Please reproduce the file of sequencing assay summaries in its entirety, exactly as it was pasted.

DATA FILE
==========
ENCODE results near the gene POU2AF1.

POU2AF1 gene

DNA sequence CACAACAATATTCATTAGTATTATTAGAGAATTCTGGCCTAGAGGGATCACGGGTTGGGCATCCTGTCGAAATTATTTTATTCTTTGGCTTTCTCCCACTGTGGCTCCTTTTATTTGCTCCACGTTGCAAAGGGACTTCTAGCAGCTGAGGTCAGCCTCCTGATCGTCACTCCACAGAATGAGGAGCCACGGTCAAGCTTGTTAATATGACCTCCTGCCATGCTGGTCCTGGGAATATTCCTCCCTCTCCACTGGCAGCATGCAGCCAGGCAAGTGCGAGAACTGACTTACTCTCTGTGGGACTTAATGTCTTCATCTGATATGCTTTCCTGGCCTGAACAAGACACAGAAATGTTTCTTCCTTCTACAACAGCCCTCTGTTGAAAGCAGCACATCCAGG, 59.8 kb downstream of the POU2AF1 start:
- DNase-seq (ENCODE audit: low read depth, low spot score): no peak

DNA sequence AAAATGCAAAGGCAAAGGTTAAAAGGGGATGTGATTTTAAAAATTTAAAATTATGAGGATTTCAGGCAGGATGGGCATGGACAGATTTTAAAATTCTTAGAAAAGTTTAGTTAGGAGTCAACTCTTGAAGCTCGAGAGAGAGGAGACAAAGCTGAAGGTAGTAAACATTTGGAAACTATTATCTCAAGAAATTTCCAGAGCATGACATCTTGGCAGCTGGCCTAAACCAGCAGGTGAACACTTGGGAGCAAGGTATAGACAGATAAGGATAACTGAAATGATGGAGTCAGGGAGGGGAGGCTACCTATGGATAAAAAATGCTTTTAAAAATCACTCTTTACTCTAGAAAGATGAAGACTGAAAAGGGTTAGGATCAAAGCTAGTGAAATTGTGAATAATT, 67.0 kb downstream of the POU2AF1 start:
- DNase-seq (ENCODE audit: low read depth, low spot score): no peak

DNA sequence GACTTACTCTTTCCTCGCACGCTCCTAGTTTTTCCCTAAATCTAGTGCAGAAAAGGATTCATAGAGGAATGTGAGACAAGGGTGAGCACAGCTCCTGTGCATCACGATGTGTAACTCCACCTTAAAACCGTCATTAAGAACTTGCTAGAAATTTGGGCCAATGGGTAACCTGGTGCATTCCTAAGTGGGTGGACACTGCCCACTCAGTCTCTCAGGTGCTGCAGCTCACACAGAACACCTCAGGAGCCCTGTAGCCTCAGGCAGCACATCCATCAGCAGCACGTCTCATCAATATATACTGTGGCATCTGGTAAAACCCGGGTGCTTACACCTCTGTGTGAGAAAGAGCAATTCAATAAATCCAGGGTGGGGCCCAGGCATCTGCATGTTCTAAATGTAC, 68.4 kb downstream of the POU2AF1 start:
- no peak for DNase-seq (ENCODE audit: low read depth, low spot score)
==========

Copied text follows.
ENCODE results near the gene POU2AF1.

POU2AF1 gene

DNA sequence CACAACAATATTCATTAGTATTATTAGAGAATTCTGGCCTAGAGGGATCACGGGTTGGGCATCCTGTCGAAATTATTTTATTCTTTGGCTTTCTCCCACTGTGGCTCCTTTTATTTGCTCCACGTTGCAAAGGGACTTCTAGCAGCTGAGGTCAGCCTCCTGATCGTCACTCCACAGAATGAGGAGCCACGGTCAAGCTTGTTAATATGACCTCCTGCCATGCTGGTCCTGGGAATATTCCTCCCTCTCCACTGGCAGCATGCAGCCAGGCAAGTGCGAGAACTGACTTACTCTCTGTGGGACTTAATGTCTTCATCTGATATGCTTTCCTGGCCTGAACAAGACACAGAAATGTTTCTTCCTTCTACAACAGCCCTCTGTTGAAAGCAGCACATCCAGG, 59.8 kb downstream of the POU2AF1 start:
- DNase-seq (ENCODE audit: low read depth, low spot score): no peak

DNA sequence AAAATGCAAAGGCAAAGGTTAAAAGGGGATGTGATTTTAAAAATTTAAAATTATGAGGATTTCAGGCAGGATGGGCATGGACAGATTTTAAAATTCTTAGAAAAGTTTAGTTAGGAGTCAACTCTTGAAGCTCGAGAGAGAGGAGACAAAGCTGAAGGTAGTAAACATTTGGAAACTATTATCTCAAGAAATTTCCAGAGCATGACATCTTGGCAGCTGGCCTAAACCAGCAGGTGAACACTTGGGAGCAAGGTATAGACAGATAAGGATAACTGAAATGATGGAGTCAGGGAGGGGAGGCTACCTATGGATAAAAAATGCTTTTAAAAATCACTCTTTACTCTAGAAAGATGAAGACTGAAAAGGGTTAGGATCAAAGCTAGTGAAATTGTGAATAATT, 67.0 kb downstream of the POU2AF1 start:
- DNase-seq (ENCODE audit: low read depth, low spot score): no peak

DNA sequence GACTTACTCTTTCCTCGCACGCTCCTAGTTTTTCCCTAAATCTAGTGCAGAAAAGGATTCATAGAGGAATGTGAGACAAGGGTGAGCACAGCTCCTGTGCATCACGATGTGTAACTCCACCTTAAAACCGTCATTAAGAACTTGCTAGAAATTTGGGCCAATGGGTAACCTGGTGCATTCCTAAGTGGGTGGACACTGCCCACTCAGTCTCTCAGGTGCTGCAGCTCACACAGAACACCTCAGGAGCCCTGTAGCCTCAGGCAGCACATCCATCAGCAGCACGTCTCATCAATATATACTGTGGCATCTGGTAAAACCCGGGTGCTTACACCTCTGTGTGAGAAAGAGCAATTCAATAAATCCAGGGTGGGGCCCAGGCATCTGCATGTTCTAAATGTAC, 68.4 kb downstream of the POU2AF1 start:
- no peak for DNase-seq (ENCODE audit: low read depth, low spot score)